Tuscany: Places to Explore

Advertisement

  • Abbazia di Monte Oliveto Maggiore

  • Abbazia di San Galgano

  • Abbazia di Sant'Antimo

  • Abetone

    Abetone is one of the most-visited vacation spots in the Apennine Mountains, where Tuscans, Emilia-Romagnans, and others come to ski. Set above two valleys, the resort town is on the edge of a...

  • Arezzo

    Arezzo is best known for the magnificent Piero della Francesca frescoes in the church of San Francesco. It's also the birthplace of the poet Petrarch (1304–74), the Renaissance artist and art...

  • Asciano

    Founded by the Etruscans around the 5th century BC, Asciano is now a sleepy little town surrounded by 13th-century walls. The tiny centro storico (historic center) is eminently bike-friendly; any...

  • Bagni di Lucca

    Pretty Bagni di Lucca was a fashionable spa town in the early 19th century—in part because of its thermal waters. The Romantic poet Percy Bysshe Shelley (1792–1822) installed his family here...

  • Bagno Vignoni

    Bagno Vignoni has been famous since Roman times for the mildly sulfurous waters that come bubbling up into the large rectangular pool that forms the town's main square, Piazza delle Sorgenti...

  • Barga

    Barga is a lovely little city (one of Italy’s smallest under that classification) with a finely preserved medieval core. It produced textiles—mostly silk—during the Renaissance and wool in...

  • Buonconvento

    Buonconvento dates back to the 12th century, though it was surrounded by defensive walls in the later middle ages. Though the name means "happy place" in Latin, it was here that Holy Roman Emperor...

  • Capraia

  • Carrara

    Carrara, from which the famous white marble takes its name, lies in a beautiful valley midway up a spectacular mountain in the Apuane Alps. The surrounding peaks are free of foliage and white as...

  • Castellina in Chianti

    Castellina in Chianti—or simply Castellina—is on a ridge above three valleys: the Val di Pesa, Val d'Arbia, and Val d'Elsa. No matter what direction you turn, the panorama is bucolic. The...

  • Castelnuovo Berardenga

    The southernmost village in Chianti has a compact center with hilly, curving streets. A plethora of piazzas invite wandering.

  • Castelnuovo di Garfagnana

    Castelnuovo di Garfagnana might be the best base for exploring the Garfagnana, because it's central with respect to the other towns. During the Renaissance the town's fortunes were frequently tied...

  • Chianciano Terme

    People from around the world come to the città del fegato sano (city of the healthy liver) to experience the curative waters. The area's innumerable mineral-water springs are reputed to restore and...

  • Chiusi

    Chiusi was once one of the most powerful of the ancient cities of the Etruscan League, and it's now a valuable source of information about that archaic civilization. Fifth-century BC tombs found...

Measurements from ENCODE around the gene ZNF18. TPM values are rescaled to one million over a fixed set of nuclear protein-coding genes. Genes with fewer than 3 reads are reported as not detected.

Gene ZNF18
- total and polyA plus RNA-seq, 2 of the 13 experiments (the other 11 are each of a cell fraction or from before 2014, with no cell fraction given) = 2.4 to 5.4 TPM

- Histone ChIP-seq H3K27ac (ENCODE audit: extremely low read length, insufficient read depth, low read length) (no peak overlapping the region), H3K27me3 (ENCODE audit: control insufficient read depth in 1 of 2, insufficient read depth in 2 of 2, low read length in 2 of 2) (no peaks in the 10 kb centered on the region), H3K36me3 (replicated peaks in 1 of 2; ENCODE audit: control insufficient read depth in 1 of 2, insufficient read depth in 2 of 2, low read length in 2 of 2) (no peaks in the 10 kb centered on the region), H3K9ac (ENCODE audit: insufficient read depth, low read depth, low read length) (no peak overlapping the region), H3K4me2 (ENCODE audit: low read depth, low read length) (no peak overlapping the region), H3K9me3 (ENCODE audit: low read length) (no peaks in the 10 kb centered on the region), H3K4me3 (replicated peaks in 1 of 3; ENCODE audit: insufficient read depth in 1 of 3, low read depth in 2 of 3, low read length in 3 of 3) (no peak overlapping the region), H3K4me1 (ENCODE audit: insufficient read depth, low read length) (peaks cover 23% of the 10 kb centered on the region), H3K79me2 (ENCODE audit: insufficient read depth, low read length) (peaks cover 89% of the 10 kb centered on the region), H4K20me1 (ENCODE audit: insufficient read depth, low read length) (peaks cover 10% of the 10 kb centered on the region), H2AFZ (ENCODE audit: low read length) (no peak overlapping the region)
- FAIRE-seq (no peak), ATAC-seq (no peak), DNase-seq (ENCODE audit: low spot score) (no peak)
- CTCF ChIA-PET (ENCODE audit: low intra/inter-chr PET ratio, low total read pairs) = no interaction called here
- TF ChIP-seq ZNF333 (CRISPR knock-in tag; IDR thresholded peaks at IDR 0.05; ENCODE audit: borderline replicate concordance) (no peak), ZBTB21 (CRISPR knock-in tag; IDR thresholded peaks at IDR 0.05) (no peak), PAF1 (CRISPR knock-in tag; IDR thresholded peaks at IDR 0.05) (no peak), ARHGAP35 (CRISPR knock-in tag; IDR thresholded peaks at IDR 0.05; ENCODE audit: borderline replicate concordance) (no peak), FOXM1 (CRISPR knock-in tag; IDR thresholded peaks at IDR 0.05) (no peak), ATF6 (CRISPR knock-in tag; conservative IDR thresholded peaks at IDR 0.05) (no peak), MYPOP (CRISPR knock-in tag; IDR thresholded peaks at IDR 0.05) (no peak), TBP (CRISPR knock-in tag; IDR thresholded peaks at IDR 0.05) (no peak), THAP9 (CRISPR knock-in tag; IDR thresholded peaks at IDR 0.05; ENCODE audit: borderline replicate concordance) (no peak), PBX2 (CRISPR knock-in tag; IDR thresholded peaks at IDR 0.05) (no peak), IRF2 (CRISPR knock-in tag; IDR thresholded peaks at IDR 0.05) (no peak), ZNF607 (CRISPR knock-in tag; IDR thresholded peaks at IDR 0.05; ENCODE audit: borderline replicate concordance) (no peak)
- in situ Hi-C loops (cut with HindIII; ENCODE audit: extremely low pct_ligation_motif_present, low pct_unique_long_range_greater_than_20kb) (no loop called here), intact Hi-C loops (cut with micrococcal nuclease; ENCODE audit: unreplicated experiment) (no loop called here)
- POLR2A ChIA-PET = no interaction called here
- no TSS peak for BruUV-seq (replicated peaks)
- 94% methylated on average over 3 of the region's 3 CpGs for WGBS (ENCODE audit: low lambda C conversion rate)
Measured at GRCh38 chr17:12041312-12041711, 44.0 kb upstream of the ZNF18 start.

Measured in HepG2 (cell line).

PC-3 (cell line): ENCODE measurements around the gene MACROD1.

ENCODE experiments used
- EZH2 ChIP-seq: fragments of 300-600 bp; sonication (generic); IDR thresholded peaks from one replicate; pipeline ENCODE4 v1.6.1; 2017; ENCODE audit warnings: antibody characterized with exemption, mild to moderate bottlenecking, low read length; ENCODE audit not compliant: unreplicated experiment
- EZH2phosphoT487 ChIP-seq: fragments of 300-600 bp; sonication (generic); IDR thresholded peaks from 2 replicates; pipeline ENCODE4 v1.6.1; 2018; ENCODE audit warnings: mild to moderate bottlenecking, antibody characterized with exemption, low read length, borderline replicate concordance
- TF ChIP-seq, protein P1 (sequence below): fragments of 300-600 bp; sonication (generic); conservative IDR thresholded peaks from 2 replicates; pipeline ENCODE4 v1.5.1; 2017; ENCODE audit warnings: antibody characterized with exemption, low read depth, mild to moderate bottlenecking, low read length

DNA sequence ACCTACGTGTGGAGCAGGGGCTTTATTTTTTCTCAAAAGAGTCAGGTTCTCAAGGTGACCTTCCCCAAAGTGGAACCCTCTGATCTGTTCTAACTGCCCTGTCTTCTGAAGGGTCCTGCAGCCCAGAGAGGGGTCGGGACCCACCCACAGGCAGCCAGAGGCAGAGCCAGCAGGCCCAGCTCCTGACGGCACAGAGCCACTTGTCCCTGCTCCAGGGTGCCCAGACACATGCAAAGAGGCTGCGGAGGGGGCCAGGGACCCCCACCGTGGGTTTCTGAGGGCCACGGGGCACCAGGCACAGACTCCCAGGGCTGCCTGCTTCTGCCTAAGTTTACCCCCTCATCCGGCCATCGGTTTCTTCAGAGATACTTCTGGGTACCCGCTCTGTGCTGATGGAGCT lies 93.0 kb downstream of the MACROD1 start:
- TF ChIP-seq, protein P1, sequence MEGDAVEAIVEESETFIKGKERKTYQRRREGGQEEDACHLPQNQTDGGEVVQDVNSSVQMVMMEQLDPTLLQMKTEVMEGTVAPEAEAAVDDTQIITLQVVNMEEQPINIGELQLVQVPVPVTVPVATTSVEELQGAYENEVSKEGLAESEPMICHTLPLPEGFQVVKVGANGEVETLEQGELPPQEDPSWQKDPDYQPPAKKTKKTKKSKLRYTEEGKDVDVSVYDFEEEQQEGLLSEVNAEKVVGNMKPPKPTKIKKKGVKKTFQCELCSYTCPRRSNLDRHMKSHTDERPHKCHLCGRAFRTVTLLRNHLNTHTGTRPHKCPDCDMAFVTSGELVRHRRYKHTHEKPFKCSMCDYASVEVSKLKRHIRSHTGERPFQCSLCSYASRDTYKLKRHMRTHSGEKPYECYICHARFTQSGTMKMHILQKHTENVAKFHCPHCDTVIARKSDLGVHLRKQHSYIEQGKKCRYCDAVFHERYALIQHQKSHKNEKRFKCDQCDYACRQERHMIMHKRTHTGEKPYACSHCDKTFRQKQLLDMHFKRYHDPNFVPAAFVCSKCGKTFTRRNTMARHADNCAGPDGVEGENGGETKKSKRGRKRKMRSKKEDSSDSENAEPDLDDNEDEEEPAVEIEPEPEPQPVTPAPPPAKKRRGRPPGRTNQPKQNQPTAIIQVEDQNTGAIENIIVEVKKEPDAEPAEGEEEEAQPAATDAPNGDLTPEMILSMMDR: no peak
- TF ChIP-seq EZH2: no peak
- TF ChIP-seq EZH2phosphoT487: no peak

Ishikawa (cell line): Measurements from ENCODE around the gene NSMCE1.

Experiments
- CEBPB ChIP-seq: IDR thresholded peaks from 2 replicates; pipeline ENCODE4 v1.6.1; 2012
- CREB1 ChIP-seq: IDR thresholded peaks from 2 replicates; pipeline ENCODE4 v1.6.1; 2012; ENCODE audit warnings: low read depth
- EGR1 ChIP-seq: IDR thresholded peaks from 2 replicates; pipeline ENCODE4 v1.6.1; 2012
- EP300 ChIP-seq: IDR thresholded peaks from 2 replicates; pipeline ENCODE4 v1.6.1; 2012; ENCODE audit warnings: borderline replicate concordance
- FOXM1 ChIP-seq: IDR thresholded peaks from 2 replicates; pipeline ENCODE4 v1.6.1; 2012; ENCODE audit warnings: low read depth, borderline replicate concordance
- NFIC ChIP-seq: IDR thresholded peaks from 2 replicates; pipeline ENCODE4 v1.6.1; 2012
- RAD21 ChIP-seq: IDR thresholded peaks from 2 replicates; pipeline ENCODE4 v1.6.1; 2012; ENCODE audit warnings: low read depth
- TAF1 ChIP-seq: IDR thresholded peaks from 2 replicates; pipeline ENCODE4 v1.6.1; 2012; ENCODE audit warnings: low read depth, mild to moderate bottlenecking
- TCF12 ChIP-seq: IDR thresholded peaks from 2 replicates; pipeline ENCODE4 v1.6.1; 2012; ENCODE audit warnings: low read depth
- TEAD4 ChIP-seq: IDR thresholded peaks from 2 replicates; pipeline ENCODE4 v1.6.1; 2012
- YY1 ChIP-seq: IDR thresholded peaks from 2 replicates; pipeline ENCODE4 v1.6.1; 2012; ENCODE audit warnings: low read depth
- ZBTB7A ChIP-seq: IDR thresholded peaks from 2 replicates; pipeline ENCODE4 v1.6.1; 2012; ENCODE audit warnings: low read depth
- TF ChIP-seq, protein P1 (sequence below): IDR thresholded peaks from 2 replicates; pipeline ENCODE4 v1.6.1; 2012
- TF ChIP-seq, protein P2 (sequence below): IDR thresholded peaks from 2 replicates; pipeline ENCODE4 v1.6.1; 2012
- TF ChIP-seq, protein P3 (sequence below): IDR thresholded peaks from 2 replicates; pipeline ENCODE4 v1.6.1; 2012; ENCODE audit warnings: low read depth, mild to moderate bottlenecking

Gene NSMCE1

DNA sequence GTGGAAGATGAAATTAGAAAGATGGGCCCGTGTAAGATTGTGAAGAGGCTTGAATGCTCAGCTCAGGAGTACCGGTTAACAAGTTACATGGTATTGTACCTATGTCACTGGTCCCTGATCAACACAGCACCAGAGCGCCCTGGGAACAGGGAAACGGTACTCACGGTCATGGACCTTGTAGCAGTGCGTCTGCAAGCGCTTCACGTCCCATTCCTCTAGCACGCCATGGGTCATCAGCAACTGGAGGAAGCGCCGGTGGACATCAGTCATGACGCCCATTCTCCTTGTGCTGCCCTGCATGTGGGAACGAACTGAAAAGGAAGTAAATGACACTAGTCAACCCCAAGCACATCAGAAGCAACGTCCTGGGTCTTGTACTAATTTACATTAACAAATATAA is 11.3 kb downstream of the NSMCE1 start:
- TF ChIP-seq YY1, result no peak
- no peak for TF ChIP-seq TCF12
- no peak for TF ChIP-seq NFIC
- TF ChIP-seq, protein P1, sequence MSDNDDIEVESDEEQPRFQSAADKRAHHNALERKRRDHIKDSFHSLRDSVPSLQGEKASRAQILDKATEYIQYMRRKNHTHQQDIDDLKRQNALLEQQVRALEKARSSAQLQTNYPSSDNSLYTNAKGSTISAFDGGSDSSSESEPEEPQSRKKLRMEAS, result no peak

• Cinque Terre

    "Charming" and "breathtaking" are adjectives that get a workout when you're traveling in Italy, but it's rare that both apply to a single location. The Cinque Terre is such a place, and this...

  • Colle di Val d'Elsa

    Most people pass through on their way to and from popular tourist destinations Volterra and San Gimignano—a shame, since Colle di Val d'Elsa has a lot to offer. It's another town on the Via...

  • Cortona

    Cortona is called "Mother of Troy and Grandmother of Rome" in popular speech, and may be one of Italy's oldest towns. Tradition claims it was founded by Dardanus, the founder of Troy (after whom...

  • Elba

    Elba is the Tuscan archipelago's largest island, but it resembles nearby verdant Corsica more than it does its rocky Italian sisters, thanks to a network of underground springs that keep it lush...

  • Empoli

    Empoli, roughly halfway between Florence and Pisa, is a small town with a long history. References to the city first appear in documents from the 800s. By the late 12th century it was under the...

  • Forte dei Marmi

    Forte dei Marmi is a playground for wealthy Italians and equally well-heeled visitors. Its wide, sandy beaches—strands are 6 km (4 miles) long—have the Alpi Apuane as a dramatic backdrop. The...

  • Gaiole in Chianti

    A market town since 1200, Gaiole is now a central destination for touring southern Chianti. A stream runs through its center, and flowers adorn many of its window boxes. The surrounding area is...

  • Giglio

  • Greve in Chianti

    If there is a capital of Chianti, it is Greve, a friendly market town with no shortage of cafés, enoteche (wine bars), and crafts shops lining its streets.

  • Livorno

    Livorno is a gritty city with a long and interesting history. In the early Middle Ages it alternately belonged to Pisa and Genoa. In 1421 Florence, seeking access to the sea, bought it. Cosimo I...

  • Lucca

    Ramparts built in the 16th and 17th centuries enclose a charming fortress town filled with churches (99 of them), terra-cotta–roofed buildings, and narrow cobblestone streets, along which locals...

  • Massa Marittima

    Massa Marittima is a charming medieval hill town with a rich mining and industrial heritage—pyrite, iron, and copper were found in these parts. After a centuries-long slump (most of the minerals...

  • Monastero di Camaldoli

  • Montalcino

    Tiny Montalcino, with its commanding view from high on a hill, can claim an Etruscan past. It saw a fair number of travelers, as it was directly on the road from Siena to Rome. During the early...